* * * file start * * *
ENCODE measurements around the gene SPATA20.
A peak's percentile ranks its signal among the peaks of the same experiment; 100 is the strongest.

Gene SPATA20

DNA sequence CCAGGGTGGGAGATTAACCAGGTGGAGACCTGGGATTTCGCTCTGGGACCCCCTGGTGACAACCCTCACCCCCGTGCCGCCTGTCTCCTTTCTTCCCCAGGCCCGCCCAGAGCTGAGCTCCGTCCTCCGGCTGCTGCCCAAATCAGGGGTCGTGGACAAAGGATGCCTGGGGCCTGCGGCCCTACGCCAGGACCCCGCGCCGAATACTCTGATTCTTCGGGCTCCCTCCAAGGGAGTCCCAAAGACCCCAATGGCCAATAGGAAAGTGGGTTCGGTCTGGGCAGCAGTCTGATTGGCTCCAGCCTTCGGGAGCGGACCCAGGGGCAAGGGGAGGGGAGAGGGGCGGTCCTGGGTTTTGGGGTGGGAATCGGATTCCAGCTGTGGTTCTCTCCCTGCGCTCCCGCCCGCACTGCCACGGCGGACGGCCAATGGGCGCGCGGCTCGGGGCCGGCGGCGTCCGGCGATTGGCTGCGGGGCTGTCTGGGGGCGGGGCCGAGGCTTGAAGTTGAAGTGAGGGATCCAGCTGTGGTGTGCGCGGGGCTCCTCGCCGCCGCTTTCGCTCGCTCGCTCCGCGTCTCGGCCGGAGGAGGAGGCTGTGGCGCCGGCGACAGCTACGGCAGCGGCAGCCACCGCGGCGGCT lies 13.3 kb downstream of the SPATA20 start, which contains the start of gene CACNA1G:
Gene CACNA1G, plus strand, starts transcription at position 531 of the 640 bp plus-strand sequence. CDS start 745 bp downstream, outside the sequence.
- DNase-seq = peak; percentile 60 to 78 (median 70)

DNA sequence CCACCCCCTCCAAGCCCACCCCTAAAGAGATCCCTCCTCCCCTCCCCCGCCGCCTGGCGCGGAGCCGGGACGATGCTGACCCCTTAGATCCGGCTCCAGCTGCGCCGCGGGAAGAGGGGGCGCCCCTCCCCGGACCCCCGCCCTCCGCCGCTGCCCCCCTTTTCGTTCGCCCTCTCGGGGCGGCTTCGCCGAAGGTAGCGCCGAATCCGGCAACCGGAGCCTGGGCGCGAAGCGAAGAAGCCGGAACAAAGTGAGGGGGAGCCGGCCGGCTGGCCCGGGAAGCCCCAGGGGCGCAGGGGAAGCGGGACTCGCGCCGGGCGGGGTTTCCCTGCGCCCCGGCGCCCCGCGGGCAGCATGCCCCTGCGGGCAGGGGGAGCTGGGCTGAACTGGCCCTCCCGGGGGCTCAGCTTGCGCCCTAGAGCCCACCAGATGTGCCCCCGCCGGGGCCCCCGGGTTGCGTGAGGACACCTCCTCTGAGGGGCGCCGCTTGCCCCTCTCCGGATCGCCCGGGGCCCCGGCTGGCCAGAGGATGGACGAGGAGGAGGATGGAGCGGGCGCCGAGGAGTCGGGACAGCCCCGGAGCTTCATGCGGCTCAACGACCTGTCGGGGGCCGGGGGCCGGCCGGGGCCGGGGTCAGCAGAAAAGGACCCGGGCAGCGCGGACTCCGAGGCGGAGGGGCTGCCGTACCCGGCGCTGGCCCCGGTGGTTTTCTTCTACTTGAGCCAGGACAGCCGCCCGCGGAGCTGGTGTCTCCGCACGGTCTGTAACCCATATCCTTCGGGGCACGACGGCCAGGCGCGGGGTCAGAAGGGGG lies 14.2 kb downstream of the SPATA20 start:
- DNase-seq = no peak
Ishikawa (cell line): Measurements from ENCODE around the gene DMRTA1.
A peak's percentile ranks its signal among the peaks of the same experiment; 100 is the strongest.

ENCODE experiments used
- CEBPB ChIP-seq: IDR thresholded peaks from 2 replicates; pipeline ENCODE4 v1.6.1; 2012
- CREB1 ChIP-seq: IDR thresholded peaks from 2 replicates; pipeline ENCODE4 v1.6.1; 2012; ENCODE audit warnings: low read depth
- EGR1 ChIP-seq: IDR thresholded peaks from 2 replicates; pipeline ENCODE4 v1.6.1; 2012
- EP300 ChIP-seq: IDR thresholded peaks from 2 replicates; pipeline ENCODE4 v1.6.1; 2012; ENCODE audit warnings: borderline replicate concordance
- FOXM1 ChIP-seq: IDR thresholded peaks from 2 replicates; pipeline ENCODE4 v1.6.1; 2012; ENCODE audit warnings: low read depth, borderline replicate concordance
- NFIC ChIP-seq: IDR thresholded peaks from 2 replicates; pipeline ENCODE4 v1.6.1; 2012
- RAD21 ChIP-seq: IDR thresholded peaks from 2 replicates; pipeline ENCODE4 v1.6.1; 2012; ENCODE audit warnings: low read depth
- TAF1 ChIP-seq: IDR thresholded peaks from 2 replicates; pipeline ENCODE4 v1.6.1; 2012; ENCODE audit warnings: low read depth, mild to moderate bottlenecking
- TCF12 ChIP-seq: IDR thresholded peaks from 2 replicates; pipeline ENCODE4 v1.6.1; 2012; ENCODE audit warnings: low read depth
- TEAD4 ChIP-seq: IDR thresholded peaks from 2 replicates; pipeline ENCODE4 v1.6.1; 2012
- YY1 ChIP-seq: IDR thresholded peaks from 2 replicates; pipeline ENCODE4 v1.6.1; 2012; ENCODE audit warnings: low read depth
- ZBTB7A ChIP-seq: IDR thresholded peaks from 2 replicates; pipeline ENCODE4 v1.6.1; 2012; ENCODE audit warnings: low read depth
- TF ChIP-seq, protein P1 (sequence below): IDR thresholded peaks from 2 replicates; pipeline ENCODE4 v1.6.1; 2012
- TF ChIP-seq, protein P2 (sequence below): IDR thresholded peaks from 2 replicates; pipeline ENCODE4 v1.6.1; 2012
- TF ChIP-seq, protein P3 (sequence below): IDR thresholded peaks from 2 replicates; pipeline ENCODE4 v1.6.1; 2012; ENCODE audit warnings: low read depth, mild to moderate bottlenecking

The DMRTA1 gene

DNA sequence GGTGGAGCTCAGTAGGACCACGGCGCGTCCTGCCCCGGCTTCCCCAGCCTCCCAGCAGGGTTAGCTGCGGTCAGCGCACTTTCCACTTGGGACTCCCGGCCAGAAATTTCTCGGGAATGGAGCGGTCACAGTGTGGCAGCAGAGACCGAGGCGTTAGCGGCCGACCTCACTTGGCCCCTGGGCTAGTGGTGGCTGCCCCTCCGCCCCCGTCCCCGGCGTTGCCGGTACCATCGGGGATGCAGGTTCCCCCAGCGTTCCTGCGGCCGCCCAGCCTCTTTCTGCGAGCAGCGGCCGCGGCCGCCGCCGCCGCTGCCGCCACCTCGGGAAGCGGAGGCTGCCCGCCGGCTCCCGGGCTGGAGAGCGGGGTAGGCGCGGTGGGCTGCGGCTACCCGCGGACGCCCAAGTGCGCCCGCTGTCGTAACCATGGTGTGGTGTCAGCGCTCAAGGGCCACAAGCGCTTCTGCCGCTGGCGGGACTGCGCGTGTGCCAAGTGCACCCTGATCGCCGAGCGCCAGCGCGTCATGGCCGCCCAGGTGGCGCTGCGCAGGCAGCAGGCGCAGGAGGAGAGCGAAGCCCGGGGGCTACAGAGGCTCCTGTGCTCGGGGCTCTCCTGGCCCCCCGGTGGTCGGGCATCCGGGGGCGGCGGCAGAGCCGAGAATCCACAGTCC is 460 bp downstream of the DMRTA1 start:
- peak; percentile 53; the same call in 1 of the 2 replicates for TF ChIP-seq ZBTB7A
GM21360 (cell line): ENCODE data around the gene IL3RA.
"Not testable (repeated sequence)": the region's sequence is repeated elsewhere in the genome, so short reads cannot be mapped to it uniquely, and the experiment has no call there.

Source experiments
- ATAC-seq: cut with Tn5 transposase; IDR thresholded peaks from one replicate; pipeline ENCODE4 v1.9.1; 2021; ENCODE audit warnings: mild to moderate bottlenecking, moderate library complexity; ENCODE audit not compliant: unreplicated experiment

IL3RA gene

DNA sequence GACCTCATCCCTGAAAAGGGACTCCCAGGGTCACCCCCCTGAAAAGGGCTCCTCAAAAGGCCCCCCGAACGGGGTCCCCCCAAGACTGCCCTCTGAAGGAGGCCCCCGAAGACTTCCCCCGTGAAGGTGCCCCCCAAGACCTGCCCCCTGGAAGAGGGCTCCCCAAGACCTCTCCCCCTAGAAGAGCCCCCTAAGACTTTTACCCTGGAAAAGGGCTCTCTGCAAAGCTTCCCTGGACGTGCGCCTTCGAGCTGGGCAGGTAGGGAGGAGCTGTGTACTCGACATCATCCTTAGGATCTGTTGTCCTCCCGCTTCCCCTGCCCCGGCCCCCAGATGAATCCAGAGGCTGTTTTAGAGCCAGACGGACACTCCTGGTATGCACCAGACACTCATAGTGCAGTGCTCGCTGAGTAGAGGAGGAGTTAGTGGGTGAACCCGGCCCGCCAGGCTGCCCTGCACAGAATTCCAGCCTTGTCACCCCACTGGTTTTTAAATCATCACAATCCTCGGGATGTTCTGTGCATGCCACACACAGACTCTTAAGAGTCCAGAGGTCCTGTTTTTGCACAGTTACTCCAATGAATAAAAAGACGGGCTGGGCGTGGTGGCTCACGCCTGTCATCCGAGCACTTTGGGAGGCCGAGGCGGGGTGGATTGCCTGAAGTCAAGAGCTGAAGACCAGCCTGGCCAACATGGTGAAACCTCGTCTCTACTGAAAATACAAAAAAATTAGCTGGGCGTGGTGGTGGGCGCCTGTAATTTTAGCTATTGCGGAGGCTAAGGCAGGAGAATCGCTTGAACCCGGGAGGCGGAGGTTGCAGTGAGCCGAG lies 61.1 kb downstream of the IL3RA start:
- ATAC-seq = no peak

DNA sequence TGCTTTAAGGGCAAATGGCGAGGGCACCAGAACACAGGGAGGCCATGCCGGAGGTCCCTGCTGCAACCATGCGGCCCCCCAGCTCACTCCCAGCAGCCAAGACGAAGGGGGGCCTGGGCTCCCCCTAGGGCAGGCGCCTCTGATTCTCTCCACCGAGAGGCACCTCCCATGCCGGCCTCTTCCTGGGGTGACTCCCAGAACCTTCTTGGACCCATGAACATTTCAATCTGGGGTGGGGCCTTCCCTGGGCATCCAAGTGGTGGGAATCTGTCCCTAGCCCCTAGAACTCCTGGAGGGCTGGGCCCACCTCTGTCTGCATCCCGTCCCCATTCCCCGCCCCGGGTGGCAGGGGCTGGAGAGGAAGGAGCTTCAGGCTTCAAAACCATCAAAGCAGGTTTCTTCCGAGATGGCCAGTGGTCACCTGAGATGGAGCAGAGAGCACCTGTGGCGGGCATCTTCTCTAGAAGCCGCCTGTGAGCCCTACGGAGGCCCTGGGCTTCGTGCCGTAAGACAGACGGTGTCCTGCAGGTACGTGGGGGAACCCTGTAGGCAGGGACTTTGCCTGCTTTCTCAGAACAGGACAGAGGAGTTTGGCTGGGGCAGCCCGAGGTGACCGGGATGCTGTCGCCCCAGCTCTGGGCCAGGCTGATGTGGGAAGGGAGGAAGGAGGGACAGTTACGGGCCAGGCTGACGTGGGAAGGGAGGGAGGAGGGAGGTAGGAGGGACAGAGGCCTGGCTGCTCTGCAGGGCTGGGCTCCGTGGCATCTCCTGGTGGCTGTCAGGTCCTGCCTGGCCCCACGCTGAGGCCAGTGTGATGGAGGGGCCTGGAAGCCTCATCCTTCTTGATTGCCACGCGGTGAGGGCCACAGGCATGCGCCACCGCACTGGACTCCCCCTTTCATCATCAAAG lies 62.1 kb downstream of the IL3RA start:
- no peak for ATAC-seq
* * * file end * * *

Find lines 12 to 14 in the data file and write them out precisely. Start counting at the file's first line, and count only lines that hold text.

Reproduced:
- CEBPB ChIP-seq: IDR thresholded peaks from 2 replicates; pipeline ENCODE4 v1.6.1; 2012
- CREB1 ChIP-seq: IDR thresholded peaks from 2 replicates; pipeline ENCODE4 v1.6.1; 2012; ENCODE audit warnings: low read depth
- EGR1 ChIP-seq: IDR thresholded peaks from 2 replicates; pipeline ENCODE4 v1.6.1; 2012